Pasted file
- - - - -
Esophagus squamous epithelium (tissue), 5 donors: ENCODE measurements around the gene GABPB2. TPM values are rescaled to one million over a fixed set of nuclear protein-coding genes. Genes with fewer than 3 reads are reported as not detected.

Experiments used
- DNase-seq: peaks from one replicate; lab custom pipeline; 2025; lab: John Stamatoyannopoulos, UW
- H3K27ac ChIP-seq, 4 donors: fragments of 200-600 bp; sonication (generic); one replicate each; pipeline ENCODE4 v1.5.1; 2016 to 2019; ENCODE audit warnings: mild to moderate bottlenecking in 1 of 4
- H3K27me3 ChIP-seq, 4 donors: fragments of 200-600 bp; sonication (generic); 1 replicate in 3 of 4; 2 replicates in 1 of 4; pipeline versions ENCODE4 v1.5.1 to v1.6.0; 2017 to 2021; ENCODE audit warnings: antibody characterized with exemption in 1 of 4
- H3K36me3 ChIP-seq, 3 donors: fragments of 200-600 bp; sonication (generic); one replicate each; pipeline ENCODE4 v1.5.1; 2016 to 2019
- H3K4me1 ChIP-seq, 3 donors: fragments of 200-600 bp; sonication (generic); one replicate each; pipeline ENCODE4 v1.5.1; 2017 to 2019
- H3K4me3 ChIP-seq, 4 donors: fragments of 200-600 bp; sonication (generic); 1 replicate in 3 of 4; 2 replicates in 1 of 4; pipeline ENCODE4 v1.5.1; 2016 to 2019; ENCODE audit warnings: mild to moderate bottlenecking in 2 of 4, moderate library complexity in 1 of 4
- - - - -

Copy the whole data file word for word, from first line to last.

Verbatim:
Esophagus squamous epithelium (tissue), 5 donors: ENCODE measurements around the gene GABPB2. TPM values are rescaled to one million over a fixed set of nuclear protein-coding genes. Genes with fewer than 3 reads are reported as not detected.

Experiments used
- DNase-seq: peaks from one replicate; lab custom pipeline; 2025; lab: John Stamatoyannopoulos, UW
- H3K27ac ChIP-seq, 4 donors: fragments of 200-600 bp; sonication (generic); one replicate each; pipeline ENCODE4 v1.5.1; 2016 to 2019; ENCODE audit warnings: mild to moderate bottlenecking in 1 of 4
- H3K27me3 ChIP-seq, 4 donors: fragments of 200-600 bp; sonication (generic); 1 replicate in 3 of 4; 2 replicates in 1 of 4; pipeline versions ENCODE4 v1.5.1 to v1.6.0; 2017 to 2021; ENCODE audit warnings: antibody characterized with exemption in 1 of 4
- H3K36me3 ChIP-seq, 3 donors: fragments of 200-600 bp; sonication (generic); one replicate each; pipeline ENCODE4 v1.5.1; 2016 to 2019
- H3K4me1 ChIP-seq, 3 donors: fragments of 200-600 bp; sonication (generic); one replicate each; pipeline ENCODE4 v1.5.1; 2017 to 2019
- H3K4me3 ChIP-seq, 4 donors: fragments of 200-600 bp; sonication (generic); 1 replicate in 3 of 4; 2 replicates in 1 of 4; pipeline ENCODE4 v1.5.1; 2016 to 2019; ENCODE audit warnings: mild to moderate bottlenecking in 2 of 4, moderate library complexity in 1 of 4